1. Tyrone Jones

      Hi Sean. I don't believe a space-separated last name change through marriage is an option in Texas.

  8. Jim Simpson (formerly Jim March)

    I did so. It felt absolutely wonderful. I'm wired male submissive…not in a BDSM sense mind you. I would have promised to love, honor and obey her but she want sure her family was ready for that.

    No regrets whatsoever, 7 years in we're doing great.

    Jim Simpson

    1. Rob Richards

      Thats great Jim! I did the same several years ago and I am proud of my decision. I feel like in my own little way I was demonstrating a maturity and sense of equality we need more of in this world. : )

  9. Mark Dazzler

    My wife and I were married in Hawaii and were able to both make names changes on the marriage certificate. She added a middle name as she never had one, and I took her last name (Which was a made up name by her dad when he immigrated to the US back in the 70s).

    When we got back to our home state, we only had to go to the SS office and the DMV with the certificate and the changes were made with no questions asked. No need for any court action or court fees at all. There are a few other states that allow this as well. Most require a court action for the man to change his name at marriage.

  10. Fred Mort

    Hi my name is fred and I'm getting married in October 12 2019 and I live in Pennsylvania k would like to take my wife's last name is their any way I can do that I looked and I cant find any thing for Pennsylvania I can fine for all the other states but that one please help thanks in advance.

  11. Gustavo Bobbio

    Hello! Im planning to get married in a month and plan to change my last name adding in my future wifes. It will be Bobbio-Hertog. Would I also need to go to court for this?

    1. Tyrone Jones

      Hi Gustavo. In most states you would have to go to court. Even though you could change your name with the SSA, you'll likely face resistance from the DMV. If you specify your specify your state I can provide something more definitive.

  12. Momma

    My son is taking his fiancés maiden name when they are married. We have found it to be very hurtful. His reasons are: “I have no extended family and she does.” “I have no connection to my name” “I don’t want to be Mr and Mrs (insert name).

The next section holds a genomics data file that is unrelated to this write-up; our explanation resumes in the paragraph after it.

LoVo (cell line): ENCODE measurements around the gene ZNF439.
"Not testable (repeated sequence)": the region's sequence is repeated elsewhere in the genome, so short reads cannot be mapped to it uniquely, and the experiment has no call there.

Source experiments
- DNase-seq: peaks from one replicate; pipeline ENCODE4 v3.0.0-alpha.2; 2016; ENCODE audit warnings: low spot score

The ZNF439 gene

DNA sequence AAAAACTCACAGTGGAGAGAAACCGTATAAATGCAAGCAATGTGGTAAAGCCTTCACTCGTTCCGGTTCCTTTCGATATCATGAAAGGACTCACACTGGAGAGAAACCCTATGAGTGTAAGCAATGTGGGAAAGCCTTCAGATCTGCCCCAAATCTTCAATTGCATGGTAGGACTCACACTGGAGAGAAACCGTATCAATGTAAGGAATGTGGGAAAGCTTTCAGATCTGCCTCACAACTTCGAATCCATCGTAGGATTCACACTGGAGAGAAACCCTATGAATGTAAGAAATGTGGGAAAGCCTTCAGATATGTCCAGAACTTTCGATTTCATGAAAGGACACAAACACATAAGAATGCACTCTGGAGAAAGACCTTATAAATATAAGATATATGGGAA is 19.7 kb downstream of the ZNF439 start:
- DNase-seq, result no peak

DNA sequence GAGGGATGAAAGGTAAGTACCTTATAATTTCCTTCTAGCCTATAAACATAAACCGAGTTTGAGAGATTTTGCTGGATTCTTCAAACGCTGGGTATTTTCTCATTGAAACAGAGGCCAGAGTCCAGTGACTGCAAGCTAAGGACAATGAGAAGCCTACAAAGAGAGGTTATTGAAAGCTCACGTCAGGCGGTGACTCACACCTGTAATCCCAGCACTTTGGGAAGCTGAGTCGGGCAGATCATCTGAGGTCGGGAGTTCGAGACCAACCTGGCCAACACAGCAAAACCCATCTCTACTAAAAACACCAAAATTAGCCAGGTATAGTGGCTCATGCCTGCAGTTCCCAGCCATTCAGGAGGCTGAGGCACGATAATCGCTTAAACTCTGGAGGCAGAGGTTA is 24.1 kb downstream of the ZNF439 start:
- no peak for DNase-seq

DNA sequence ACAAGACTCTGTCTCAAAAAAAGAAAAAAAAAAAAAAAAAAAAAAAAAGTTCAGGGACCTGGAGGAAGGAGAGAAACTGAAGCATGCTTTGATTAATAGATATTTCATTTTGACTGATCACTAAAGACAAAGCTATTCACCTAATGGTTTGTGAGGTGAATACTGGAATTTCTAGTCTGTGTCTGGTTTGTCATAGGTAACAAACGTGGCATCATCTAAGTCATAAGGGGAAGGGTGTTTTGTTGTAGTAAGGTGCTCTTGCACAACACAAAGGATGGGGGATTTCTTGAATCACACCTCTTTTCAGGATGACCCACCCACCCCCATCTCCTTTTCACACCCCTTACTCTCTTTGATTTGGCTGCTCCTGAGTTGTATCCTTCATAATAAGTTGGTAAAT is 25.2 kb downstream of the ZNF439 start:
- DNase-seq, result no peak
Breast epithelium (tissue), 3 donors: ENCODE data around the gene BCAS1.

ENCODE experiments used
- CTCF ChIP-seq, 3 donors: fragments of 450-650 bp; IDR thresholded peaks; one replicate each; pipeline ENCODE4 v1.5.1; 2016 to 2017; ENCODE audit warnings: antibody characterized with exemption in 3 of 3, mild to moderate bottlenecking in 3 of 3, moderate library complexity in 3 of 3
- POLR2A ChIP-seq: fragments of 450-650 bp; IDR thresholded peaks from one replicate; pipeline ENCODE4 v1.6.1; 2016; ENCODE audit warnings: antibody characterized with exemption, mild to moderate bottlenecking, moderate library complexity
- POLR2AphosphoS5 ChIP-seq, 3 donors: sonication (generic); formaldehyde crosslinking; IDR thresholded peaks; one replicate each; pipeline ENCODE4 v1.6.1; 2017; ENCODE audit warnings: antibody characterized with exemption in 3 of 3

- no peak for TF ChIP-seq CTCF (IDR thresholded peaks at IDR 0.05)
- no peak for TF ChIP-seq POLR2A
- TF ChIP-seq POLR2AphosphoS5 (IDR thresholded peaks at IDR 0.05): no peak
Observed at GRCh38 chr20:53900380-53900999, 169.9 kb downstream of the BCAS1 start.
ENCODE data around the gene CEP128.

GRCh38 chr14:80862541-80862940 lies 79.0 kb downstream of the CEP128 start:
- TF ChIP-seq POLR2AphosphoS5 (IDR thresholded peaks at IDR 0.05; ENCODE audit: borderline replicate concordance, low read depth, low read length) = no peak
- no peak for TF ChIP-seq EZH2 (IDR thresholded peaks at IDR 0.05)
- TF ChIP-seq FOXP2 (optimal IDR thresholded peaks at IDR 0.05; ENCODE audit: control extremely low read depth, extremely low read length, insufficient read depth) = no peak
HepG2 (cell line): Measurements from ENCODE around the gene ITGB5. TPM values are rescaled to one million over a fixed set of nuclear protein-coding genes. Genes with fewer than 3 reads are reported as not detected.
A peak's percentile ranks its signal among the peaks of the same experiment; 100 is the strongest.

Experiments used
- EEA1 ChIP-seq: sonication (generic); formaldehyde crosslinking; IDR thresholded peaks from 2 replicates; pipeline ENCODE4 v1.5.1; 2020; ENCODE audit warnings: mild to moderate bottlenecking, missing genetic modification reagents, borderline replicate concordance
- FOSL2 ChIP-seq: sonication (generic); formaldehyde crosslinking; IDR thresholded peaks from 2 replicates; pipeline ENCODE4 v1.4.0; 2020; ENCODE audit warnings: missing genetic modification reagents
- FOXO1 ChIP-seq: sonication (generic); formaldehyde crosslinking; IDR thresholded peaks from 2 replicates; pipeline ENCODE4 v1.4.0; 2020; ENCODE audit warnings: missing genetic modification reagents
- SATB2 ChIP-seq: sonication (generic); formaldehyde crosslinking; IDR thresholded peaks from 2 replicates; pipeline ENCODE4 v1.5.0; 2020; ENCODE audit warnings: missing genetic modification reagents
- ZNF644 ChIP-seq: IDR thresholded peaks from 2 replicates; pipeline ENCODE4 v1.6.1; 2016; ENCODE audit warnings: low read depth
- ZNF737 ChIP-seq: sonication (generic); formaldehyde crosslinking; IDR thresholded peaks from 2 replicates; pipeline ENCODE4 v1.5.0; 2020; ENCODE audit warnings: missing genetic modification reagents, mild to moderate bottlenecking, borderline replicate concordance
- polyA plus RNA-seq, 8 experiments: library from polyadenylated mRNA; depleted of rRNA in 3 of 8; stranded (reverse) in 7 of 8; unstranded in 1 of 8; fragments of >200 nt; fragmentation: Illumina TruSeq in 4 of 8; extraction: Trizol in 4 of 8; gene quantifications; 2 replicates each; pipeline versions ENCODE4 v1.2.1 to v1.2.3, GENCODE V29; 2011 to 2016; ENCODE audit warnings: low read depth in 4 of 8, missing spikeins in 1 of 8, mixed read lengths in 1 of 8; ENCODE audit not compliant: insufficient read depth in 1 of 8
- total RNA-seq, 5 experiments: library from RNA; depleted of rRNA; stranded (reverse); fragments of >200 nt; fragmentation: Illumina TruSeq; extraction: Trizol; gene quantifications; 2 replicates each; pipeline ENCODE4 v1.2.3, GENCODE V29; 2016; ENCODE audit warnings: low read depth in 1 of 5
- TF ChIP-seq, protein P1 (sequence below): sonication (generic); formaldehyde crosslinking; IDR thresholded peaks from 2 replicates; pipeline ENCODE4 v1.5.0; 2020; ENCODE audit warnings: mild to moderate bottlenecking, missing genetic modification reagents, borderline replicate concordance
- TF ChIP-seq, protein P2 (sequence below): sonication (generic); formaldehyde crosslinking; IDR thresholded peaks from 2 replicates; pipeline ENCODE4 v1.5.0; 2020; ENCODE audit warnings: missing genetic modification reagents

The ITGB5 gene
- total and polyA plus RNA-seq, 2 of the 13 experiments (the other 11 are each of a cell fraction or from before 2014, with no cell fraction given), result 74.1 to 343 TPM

He connects with her father because he works out and runs marathons. He hasn’t had the best of relationships with his own father in recent months, but for thirty year, that man has lived him unconditionally and worked hard.

    His siblings, along with the rest of the family, feel as though it’s a punch in the stomach. Heartbreaking to all of us. We don’t even want to go to the wedding with all the talk this has stirred up. Ugh! It’s one thing to keep both names or each keep your same name, but to eliminate your own name? From a parent’s perspective, it’s hurtful.

    1. Tyrone Jones

      It’s one thing to keep both names or each keep your same name, but to eliminate your own name? From a parent’s perspective, it’s hurtful.

      Thanks for sharing your story. Have you considered talking to your son about how you feel about it? Perhaps he'd be willing to maintain both names if he knew what it meant to you and his siblings?

    2. LH

      My step-son did the exact same thing. He himself did not come to us to tell us he was changing his name to his fiance's name. We had to find out through the grapevine. 2 months before the wedding we finally asked him about it. He told us by taking her last name, it was the least he could do to make her happy.

      When we spoke to her she told us that ever since she was a young girl, she knew that whoever she married was going to take her last name. She never wanted to be someone's "property". She would not even consider hyphenating or keeping her maiden name. And states that he and she had multiple conversations about the name change. And that if he felt strongly about it it wouldn't have mattered. But IMHO there was no decision for him to make. She had made that apparent from the beginning.

      This past Saturday, we (our family and name) were completely removed from the ceremony and we were not even acknowledged by either one of them.

      How sad…24 years being a part of a family and you can toss that away and identify yourself with a handful of people that have known you for 4 years. He was not man enough to tell his family about the name change and now wants to pretend that we are a crappy family so he doesn’t have to feel guilty about his decision.

      1. Nina

        Why doesn’t society think the same when it happens the opposite or to the woman? Yet I might think her own family members would be for it saying she should or she supposed to be the one. Even her own family members would carry sexist ideologies. And how institution of marriage and how it is defined is sexist. No one is born to get treated as a second class citizen. Making this gender neutral changes the attitudes and definitions attached to it..normalizing wife’s name and new names not only takes the discrimination out but it gives more options to be socially acceptable.

  13. Brittany V

    My husband and I got married and kept our names separate legally for now as it requires a lot of back and forth to legally change our names to our chosen combined last name.

    If my husband were to go through the process of the court, would I then be able to take his new last name without also going through the process myself?

    1. Tyrone Jones

      Hi Brittany. You'd have to petition the court as well since your marriage certificate wouldn't reflect your husband's new name. Had he made the change before you were married, you'd be good to go.

  14. Michael Serrano

    Colorado is specifically listed here as one of the states where husbands can take their wife's name, but I cannot find any other information on official Colorado websites which confirm or deny this.